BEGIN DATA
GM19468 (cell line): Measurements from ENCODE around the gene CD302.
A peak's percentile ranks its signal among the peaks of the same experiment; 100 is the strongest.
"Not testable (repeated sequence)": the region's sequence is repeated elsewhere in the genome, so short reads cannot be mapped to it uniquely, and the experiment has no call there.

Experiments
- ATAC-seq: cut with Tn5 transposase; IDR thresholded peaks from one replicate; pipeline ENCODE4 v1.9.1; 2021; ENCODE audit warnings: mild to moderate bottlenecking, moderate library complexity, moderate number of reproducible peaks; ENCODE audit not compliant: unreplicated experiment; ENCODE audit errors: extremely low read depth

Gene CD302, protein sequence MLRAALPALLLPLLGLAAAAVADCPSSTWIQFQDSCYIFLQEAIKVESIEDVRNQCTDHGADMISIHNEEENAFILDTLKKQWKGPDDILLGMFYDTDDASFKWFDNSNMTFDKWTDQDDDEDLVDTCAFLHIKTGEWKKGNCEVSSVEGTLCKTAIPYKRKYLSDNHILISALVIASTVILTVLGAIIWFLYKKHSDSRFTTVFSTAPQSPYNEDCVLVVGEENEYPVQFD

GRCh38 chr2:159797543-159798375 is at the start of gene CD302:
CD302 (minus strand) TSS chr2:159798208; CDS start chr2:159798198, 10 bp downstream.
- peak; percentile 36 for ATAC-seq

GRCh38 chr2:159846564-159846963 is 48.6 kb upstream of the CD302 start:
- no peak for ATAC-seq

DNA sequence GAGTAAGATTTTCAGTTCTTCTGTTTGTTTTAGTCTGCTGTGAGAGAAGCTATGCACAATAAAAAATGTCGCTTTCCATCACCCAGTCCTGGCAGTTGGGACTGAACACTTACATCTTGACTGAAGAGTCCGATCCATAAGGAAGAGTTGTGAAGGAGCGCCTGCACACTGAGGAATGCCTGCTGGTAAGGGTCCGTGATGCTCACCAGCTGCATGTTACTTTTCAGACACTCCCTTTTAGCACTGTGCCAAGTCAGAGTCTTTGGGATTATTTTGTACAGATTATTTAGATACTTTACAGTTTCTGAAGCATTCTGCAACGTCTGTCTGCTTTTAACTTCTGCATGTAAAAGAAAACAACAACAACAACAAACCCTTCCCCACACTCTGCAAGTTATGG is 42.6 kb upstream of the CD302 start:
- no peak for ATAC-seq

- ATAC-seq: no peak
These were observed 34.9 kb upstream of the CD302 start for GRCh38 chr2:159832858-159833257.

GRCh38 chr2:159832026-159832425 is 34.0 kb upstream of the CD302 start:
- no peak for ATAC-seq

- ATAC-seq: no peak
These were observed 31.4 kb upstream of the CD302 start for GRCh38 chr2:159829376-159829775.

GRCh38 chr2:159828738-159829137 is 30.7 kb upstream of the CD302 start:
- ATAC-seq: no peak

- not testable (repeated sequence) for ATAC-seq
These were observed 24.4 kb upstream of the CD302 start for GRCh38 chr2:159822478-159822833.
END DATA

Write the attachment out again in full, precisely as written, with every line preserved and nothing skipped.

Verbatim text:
GM19468 (cell line): Measurements from ENCODE around the gene CD302.
A peak's percentile ranks its signal among the peaks of the same experiment; 100 is the strongest.
"Not testable (repeated sequence)": the region's sequence is repeated elsewhere in the genome, so short reads cannot be mapped to it uniquely, and the experiment has no call there.

Experiments
- ATAC-seq: cut with Tn5 transposase; IDR thresholded peaks from one replicate; pipeline ENCODE4 v1.9.1; 2021; ENCODE audit warnings: mild to moderate bottlenecking, moderate library complexity, moderate number of reproducible peaks; ENCODE audit not compliant: unreplicated experiment; ENCODE audit errors: extremely low read depth

Gene CD302, protein sequence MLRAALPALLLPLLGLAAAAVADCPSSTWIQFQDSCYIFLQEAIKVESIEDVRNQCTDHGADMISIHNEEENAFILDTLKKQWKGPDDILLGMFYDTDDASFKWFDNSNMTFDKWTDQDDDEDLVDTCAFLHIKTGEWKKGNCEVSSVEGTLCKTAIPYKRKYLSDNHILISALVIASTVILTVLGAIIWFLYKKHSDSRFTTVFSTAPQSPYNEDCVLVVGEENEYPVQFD

GRCh38 chr2:159797543-159798375 is at the start of gene CD302:
CD302 (minus strand) TSS chr2:159798208; CDS start chr2:159798198, 10 bp downstream.
- peak; percentile 36 for ATAC-seq

GRCh38 chr2:159846564-159846963 is 48.6 kb upstream of the CD302 start:
- no peak for ATAC-seq

DNA sequence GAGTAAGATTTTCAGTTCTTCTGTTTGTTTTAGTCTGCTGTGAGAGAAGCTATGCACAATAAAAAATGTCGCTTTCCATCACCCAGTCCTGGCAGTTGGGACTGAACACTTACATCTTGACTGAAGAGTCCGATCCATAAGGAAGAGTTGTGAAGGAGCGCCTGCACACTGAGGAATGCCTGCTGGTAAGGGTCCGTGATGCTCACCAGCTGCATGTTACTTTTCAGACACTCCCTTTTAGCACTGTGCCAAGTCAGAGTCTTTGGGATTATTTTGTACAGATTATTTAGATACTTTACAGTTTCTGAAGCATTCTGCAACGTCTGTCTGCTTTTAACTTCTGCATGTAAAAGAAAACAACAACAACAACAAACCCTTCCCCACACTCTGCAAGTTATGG is 42.6 kb upstream of the CD302 start:
- no peak for ATAC-seq

- ATAC-seq: no peak
These were observed 34.9 kb upstream of the CD302 start for GRCh38 chr2:159832858-159833257.

GRCh38 chr2:159832026-159832425 is 34.0 kb upstream of the CD302 start:
- no peak for ATAC-seq

- ATAC-seq: no peak
These were observed 31.4 kb upstream of the CD302 start for GRCh38 chr2:159829376-159829775.

GRCh38 chr2:159828738-159829137 is 30.7 kb upstream of the CD302 start:
- ATAC-seq: no peak

- not testable (repeated sequence) for ATAC-seq
These were observed 24.4 kb upstream of the CD302 start for GRCh38 chr2:159822478-159822833.